TheNation | For in almost every way that matters, Hillary Clinton is nothing more and nothing less than a successful professional woman like most successful professional women we all know and that we often like, and that indeed many of us are.
* She preaches and practices a kind of “lean-in” feminism that valorizes meritocracy and the professional success of elite women like herself and her daughter.
Is this really different from the way most professional women, including left academic women, proceed? The university is as much a corporate institution as is a corporate business or a government bureaucracy. Do we fault our colleagues, our friends, for seeking prestigious research grants that give them course release, and for asking their famous friends to write letters of recommendation or to organize book panels promoting their work? Do we fault our colleagues for being preoccupied with publication in the officially sanctioned journals, so that they can build records of accomplishment sufficient to earn tenure and promotion, and the privileges these involve, privileges that are not available to most women in the work force? Do we cast suspicion on our friends who do everything possible to promote the educational performance of their children so that they can be admitted into elite universities? In her pursuit of movement up the career ladder, and her valorization of this approach to success, is Clinton that different than most of us who, honestly, belong to the “professional managerial class” as much as she does, and who work through its institutions in the same way she does?
* She has achieved positions of leadership in hierarchical corporate institutions, where she has traded on connections, and has mixed with members of a power elite with access to money and power.
In this, is she any different than other colleagues, women and men, who become Distinguished Professors, and department chairs, and Deans and Provosts and College Presidents? I have many friends—feminists, leftists—who have achieved such positions, and who have embraced them. These positions are obtained by “playing the academic game,” by cooperating with others in positions of institutional authority, by compromising on ideals in order to get something done in a conservative bureaucracy, by agreeing to manage programs and personnel, i.e, colleagues, by agreeing to fundraise from wealthy alumni and corporate donors, and to participate in events that please such alumni and donors so that they will support you and your institution. Is Clinton’s “game” really that different?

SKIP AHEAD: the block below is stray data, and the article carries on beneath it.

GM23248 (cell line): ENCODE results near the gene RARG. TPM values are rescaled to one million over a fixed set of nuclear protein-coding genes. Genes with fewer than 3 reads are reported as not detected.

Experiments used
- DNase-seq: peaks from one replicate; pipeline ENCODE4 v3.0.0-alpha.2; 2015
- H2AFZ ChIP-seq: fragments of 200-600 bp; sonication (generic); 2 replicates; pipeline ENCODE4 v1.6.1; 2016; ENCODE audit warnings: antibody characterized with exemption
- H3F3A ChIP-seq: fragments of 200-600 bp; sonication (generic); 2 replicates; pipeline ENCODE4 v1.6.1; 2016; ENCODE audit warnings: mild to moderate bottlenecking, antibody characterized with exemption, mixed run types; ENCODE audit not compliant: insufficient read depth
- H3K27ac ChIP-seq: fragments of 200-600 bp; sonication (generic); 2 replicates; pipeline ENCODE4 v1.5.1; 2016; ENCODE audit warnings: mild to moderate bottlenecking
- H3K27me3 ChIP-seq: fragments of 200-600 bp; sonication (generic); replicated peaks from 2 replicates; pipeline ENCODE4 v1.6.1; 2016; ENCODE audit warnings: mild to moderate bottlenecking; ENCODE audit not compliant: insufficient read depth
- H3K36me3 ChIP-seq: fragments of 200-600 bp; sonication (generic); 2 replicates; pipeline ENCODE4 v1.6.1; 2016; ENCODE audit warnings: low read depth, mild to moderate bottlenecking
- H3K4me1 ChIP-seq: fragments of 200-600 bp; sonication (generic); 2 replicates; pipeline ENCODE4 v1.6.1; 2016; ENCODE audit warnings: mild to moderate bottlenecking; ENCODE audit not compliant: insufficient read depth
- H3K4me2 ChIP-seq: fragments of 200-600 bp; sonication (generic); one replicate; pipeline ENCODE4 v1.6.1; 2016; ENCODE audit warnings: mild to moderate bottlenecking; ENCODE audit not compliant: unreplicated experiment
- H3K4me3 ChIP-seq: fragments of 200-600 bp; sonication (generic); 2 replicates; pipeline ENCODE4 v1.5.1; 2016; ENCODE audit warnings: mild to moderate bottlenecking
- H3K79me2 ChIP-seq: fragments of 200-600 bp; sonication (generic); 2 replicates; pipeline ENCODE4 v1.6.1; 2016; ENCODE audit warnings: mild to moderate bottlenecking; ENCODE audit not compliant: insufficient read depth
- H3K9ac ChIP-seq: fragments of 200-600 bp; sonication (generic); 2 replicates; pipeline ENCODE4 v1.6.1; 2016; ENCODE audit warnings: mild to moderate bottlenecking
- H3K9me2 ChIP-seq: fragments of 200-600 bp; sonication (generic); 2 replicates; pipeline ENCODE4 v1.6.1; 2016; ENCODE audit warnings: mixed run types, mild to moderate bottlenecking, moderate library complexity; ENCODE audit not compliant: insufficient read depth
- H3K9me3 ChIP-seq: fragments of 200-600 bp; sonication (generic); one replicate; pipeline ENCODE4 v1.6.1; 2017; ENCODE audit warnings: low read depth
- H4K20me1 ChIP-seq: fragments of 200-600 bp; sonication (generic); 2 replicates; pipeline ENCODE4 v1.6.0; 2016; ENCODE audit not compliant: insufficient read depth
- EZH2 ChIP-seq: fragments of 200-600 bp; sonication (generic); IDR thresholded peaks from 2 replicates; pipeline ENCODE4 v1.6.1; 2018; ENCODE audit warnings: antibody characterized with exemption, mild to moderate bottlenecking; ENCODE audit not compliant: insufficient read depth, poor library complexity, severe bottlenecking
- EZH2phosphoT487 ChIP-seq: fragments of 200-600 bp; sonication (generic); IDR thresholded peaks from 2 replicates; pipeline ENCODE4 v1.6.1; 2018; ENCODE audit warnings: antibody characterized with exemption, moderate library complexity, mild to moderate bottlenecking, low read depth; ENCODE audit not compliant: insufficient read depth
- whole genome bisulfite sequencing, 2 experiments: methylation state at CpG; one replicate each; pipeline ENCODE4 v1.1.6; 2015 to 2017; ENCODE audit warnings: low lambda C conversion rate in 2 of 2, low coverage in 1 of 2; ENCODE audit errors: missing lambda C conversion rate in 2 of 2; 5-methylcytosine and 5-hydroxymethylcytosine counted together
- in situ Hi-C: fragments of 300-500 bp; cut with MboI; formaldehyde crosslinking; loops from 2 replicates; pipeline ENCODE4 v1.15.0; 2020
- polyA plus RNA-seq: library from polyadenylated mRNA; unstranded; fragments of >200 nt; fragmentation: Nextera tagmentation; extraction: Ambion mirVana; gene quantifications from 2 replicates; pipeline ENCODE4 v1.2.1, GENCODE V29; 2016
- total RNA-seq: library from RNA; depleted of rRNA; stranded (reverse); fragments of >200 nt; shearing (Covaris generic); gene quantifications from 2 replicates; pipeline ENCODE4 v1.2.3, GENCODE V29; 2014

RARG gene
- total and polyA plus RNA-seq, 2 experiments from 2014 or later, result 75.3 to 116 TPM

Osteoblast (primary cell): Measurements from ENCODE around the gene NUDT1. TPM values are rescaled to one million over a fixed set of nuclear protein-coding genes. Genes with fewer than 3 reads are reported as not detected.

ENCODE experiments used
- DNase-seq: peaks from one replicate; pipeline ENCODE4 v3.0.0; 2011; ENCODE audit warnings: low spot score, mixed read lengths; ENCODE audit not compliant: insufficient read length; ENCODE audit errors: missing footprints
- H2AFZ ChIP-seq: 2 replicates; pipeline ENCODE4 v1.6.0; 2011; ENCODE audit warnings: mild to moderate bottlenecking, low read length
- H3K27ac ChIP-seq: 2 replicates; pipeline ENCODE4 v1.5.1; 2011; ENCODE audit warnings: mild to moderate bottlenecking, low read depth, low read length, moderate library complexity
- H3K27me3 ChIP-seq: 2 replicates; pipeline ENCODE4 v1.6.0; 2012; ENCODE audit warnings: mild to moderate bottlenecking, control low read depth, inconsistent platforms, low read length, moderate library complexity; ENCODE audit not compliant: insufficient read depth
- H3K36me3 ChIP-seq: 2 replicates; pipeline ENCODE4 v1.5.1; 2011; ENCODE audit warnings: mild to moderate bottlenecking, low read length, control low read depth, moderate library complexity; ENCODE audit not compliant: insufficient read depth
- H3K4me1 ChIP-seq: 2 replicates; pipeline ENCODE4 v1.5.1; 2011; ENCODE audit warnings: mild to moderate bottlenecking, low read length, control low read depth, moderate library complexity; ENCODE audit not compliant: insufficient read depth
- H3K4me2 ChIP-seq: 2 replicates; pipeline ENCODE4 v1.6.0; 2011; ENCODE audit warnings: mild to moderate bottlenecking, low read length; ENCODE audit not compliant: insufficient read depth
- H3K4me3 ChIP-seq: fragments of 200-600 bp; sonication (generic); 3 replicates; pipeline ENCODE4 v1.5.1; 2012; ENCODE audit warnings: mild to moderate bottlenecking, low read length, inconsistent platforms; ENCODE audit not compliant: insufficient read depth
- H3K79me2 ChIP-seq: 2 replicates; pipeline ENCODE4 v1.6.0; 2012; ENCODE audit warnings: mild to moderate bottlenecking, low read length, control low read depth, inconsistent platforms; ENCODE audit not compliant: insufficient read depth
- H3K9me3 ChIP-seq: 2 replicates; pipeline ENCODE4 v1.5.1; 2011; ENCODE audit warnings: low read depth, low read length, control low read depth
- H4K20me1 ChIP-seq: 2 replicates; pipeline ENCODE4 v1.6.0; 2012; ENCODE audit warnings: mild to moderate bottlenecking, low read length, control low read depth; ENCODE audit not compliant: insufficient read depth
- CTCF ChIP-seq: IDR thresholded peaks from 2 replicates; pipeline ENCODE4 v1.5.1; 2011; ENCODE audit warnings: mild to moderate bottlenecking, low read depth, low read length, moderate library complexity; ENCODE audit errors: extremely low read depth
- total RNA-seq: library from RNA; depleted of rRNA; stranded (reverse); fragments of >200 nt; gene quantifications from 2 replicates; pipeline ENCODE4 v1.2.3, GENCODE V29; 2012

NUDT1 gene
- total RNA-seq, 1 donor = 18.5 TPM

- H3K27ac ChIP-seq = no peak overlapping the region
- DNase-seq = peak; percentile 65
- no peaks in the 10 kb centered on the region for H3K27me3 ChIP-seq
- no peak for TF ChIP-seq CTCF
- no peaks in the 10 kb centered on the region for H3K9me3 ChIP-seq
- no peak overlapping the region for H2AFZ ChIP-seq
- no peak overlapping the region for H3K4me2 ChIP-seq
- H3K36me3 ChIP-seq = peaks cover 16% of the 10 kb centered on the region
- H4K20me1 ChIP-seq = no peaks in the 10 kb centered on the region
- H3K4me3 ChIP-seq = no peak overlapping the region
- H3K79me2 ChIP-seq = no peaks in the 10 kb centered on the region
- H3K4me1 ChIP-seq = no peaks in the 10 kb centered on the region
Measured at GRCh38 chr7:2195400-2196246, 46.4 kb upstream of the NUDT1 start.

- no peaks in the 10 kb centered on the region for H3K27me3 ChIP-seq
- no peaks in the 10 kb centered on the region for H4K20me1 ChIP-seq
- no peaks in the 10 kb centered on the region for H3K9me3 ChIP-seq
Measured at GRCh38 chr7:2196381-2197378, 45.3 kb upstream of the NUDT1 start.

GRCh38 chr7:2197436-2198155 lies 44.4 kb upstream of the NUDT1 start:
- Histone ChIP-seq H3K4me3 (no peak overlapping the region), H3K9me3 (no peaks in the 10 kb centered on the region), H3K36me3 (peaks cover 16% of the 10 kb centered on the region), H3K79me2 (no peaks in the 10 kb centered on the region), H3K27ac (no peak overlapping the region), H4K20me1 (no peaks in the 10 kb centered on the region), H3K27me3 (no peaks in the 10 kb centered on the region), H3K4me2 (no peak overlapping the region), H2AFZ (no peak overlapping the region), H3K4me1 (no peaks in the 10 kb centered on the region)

* She uses her professional connections for personal advantage, making connections that can benefit her in the future, accepting side payments in exchange for her services.
Is this that different than colleagues in the academic bureaucracy, who accept the salary increases and bonuses and research and travel accounts and course release that come with this kind of work? I am a Distinguished Professor at Indiana University. I enjoy these things. Many of us do, including many wonderful scholars to my left who really dislike Clinton. But is she really so different than the rest of us? Really?
In some ways, the differences are obvious. Clinton has succeeded largely through public institutions. She has succeeded on a much larger scale. She has benefited financially on a much larger scale. She is a woman of great power and influence and wealth, who has sought out a degree of power and influence and wealth that greatly exceeds the norm for anyone and especially for any woman. And she is on the public stage, so that every aspect of her action, and her self-promotion—and her e-mailing—is potentially subject to public scrutiny. But is this a sign of her personal corruption, or simply a sign that she has learned how to play the establishment political game and to win at the highest levels?